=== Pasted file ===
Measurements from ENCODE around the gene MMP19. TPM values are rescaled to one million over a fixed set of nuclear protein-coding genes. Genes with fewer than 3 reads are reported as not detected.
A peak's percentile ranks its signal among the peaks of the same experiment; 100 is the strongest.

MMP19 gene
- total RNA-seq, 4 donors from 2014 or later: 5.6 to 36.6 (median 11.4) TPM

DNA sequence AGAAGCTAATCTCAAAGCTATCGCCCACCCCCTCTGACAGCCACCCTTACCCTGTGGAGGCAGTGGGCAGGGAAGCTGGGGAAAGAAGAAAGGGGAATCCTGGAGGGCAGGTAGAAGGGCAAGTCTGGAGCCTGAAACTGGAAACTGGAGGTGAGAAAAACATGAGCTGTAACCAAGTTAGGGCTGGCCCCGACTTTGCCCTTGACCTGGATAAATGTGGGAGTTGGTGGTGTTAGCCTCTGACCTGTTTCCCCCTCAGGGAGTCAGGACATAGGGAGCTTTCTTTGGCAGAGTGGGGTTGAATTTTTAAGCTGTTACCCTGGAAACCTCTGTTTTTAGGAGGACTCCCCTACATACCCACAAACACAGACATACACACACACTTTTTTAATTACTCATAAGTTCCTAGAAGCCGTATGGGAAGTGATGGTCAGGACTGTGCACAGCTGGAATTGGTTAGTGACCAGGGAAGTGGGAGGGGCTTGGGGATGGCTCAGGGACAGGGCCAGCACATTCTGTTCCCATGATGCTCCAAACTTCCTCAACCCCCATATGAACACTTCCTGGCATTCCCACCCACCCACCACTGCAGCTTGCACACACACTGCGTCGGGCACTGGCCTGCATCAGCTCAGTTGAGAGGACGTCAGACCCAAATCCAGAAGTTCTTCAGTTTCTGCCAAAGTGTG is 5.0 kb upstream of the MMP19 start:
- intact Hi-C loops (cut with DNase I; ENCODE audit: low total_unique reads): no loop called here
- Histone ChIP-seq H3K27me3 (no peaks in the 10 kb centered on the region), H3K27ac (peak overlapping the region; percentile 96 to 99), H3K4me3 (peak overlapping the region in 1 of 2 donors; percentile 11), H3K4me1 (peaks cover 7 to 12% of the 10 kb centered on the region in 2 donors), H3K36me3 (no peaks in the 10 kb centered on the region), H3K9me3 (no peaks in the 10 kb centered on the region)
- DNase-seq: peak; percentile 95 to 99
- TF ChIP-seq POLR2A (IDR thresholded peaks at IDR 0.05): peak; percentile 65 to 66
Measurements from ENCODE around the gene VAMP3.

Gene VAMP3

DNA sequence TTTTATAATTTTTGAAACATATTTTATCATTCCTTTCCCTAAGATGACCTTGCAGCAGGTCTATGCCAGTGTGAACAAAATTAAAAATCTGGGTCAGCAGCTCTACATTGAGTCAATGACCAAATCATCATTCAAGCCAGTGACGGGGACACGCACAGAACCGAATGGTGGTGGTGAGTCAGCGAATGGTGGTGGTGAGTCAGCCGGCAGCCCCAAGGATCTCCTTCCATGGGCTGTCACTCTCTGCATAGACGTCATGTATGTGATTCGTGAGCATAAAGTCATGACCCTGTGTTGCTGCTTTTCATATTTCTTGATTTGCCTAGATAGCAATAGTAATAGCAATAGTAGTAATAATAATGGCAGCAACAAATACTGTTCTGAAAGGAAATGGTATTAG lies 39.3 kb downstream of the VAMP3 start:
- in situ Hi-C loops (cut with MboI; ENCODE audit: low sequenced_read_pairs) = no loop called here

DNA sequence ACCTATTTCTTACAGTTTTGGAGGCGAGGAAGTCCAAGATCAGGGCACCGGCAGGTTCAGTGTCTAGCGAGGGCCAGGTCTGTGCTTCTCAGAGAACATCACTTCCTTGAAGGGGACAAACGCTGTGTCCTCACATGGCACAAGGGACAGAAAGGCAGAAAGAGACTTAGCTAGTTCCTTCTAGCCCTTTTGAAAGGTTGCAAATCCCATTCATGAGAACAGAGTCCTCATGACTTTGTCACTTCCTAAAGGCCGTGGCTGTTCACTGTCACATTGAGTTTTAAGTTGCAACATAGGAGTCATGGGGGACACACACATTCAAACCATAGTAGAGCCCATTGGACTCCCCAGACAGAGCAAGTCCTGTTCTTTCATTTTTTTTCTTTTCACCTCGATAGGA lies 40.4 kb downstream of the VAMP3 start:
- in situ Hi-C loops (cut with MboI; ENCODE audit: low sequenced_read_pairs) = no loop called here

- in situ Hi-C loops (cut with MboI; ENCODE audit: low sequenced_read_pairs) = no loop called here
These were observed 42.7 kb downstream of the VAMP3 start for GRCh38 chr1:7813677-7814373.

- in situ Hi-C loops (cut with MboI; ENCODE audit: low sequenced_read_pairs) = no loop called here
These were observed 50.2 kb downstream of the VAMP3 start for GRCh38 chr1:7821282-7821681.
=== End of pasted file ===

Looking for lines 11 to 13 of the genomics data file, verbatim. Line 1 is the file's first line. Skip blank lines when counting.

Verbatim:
Gene VAMP3

DNA sequence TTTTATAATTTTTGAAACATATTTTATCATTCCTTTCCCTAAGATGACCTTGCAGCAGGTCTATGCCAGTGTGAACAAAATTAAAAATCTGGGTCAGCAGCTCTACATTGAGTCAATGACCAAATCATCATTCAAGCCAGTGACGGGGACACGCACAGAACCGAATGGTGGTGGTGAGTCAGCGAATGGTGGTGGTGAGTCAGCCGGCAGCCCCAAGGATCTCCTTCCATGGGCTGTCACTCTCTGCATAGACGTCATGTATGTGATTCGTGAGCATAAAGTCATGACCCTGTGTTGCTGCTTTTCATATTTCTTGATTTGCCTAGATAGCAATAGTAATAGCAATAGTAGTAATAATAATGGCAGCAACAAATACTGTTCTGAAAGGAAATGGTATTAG lies 39.3 kb downstream of the VAMP3 start:
- in situ Hi-C loops (cut with MboI; ENCODE audit: low sequenced_read_pairs) = no loop called here